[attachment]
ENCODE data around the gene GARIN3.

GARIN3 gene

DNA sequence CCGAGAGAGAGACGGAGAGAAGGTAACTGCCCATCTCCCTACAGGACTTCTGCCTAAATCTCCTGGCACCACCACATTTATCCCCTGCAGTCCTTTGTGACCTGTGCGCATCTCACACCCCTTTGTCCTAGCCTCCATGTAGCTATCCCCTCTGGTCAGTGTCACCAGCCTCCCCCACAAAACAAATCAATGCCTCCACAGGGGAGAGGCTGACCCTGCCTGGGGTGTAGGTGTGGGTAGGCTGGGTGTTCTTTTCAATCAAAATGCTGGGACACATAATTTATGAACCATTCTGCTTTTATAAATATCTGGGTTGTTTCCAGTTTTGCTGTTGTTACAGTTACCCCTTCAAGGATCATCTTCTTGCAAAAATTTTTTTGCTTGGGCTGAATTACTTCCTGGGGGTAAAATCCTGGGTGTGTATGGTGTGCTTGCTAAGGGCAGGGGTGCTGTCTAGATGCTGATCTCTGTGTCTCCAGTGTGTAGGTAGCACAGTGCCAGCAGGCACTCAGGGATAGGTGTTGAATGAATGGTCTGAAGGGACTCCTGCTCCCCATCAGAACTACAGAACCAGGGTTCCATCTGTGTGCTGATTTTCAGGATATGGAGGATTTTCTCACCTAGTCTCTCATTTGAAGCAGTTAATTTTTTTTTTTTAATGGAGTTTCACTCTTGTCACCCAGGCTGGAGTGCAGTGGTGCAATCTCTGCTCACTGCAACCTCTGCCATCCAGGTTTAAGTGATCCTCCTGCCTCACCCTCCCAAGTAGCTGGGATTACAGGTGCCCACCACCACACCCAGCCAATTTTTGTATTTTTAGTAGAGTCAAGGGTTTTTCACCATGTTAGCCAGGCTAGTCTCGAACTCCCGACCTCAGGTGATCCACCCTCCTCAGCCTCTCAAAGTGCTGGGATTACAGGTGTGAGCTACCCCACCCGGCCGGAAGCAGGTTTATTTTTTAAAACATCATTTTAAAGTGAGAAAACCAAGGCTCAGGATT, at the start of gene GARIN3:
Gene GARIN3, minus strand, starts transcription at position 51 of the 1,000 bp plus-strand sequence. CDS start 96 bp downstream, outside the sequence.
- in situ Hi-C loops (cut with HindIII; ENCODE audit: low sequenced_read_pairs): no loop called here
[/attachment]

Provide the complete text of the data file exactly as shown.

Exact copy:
ENCODE data around the gene GARIN3.

GARIN3 gene

DNA sequence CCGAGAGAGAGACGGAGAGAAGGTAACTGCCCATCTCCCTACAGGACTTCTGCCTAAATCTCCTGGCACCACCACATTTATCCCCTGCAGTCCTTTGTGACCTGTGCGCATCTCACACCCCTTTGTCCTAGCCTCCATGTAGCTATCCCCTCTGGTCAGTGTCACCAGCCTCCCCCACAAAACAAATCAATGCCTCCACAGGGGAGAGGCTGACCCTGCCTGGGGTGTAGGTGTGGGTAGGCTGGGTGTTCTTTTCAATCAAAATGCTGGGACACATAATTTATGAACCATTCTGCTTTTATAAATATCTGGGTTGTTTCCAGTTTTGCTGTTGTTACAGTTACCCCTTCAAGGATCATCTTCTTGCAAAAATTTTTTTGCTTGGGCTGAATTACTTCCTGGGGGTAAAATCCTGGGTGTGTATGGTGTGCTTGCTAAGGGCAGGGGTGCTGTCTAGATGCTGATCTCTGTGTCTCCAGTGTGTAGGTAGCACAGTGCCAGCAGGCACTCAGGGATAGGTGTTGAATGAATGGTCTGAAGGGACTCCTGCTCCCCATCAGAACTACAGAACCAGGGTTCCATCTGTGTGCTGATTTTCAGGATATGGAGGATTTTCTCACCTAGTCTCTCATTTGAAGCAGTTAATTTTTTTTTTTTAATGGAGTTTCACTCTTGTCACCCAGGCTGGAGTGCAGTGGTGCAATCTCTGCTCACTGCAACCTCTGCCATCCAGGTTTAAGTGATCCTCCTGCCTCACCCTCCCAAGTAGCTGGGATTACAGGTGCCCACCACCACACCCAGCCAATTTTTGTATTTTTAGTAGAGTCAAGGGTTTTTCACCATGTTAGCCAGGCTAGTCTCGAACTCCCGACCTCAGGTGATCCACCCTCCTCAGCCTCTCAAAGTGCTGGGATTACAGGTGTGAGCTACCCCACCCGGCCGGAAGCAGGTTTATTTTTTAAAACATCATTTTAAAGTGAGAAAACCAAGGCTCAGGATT, at the start of gene GARIN3:
Gene GARIN3, minus strand, starts transcription at position 51 of the 1,000 bp plus-strand sequence. CDS start 96 bp downstream, outside the sequence.
- in situ Hi-C loops (cut with HindIII; ENCODE audit: low sequenced_read_pairs): no loop called here